Johnson, a businessman with plenty of corporate ties, became FDR’s leading bureaucrat as the head of the National Recovery Administration through his ties to Wall Street financier Bernard Baruch. Time said Johnson “burst like a flaming meteorite on the country” and had “almost unlimited powers.”

  • 1934: Franklin D. Roosevelt
    9/ Keystone Features // Getty Images

    1934: Franklin D. Roosevelt

    Lived: 1882–1945
    Runners-up: N/A

    Just two years into his presidency, FDR had already made an enormous impact on the United States. He had begun holding his trademark fireside chats, legalized the sale of beer and wine to effectively end Prohibition, signed the Banking Act to guarantee bank deposits, set up the National Labor Board, and established the Federal Housing Administration

  • 1935: Haile Selassie
    10/ digboston // Flickr

    1935: Haile Selassie

    Lived: 1892–1975
    Runners-up: N/A

    Haile Selassie ruled as the emperor of Ethiopia from 1930 to 1974. He is perhaps best known for his appeal for help from the League of Nations in 1933 as Italian soldiers led by Benito Mussolini attacked his country. Selassie is credited with giving Ethiopia its first constitution and ushering Africa into the modern age.

  • 1936: Wallis Simpson
    11/ Sporti // Wikimedia Commons

    1936: Wallis Simpson

    Lived: 1896–1986
    Runners-up: N/A

    The love between American actress Wallis Warfield Simpson and Edward, the Prince of Wales, plunged Britain into a constitutional crisis. As Simpson was a divorcée, Edward could not marry her and also assume the throne. In 1936, Edward VIII became the only monarch in British history to voluntarily abdicate the throne.

  • 1937: Chiang Kai-shek
    12/ Captain Fred L. Eldridge, Photographer / Department of Defense // Wikimedia Commons

    1937: Chiang Kai-shek

    Lived: 1887–1975
    Runners-up: N/A

    China’s supreme leader became the Time Person of the Year in 1937. The early stages of the Sino-Japanese War and Chiang Kai-shek’s desire to create national unity throughout China triggered the nomination.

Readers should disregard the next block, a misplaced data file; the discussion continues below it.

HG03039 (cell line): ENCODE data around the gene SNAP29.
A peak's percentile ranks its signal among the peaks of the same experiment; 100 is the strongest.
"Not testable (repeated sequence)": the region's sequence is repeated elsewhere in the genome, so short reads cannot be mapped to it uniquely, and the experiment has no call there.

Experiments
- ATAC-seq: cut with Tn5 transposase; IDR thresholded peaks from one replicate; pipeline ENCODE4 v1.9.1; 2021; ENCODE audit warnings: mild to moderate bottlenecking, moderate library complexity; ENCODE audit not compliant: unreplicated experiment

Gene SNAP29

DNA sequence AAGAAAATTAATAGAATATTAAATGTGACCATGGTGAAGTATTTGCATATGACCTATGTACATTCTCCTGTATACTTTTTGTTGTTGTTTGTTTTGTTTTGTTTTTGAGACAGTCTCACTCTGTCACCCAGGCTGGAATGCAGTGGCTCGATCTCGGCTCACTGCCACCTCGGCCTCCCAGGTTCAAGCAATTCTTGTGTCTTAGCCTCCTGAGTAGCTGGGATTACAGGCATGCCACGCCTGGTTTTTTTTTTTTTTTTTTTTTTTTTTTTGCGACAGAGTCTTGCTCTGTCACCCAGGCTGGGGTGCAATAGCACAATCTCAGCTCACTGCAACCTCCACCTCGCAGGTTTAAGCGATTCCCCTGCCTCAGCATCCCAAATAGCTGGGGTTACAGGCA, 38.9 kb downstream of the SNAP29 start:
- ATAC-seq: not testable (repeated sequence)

• 1937: Soong Mei-ling
    13/ US White staff // Wikimedia Commons

    1937: Soong Mei-ling

    Lived: 1898–2003
    Runners-up: N/A

    In a first for Time, Generalissimo Chiang Kai-shek actually shared the 1937 title with his wife Soong Mei-ling. Her influence over her husband likely made her the most powerful woman in China, if not the world—at least in Time’s opinion

  • 1938: Adolf Hitler
    14/ Heinrich Hoffmann // Wikimedia Commons

    1938: Adolf Hitler

    Lived: 1889–1945
    Runners-up: N/A

    The Munich Agreement led the staff of Time magazine to name the Fuhrer Adolf Hitler as the most influential person of 1938. The fact that three world powers—Britain, France, and Italy—allowed Hitler to annex Czechoslovakia's Sudetenland showed just how terrifyingly powerful he had become.  

  • 1939: Joseph Stalin
    15/ Segunda Guerra Mundial // Flickr

    1939: Joseph Stalin

    Lived: 1878–1953
    Runners-up: N/A

    Joseph Stalin was named Time’s Person of the Year for the first time in 1939, when he signed the German-Soviet Nonaggression Pact with Adolf Hitler. This agreement paved the way for both Nazi and Soviet attacks on Poland, and the beginning of World War II.

  • 1940: Winston Churchill
    16/ Evening Standard // Getty Images

    1940: Winston Churchill

    Lived: 1874–1965
    Runners-up: N/A

    Like Stalin, British prime minister Winston Churchill also became Time’s Person of the Year twice: in 1940 and 1949. His courageous leadership of the British people in wartime—including his famous “we shall fight on the beaches” and “this was their finest hour” speeches—earned him a spot in the annals of history.

  • 1941: Franklin D. Roosevelt
    17/ Hulton Archive // Getty Images

    1941: Franklin D. Roosevelt

    Lived: 1882–1945
    Runners-up: N/A

    By 1941, FDR’s influence had extended from the domestic sphere into international politics. As commander-in-chief, Roosevelt led the United States through several years of war, authorized American scientists to begin development of the atomic bomb, and laid the foundation for the United Nations. Time cited his work signing the Declaration of War and Lend Lease Act as the reason for naming him Person of the Year in 1941.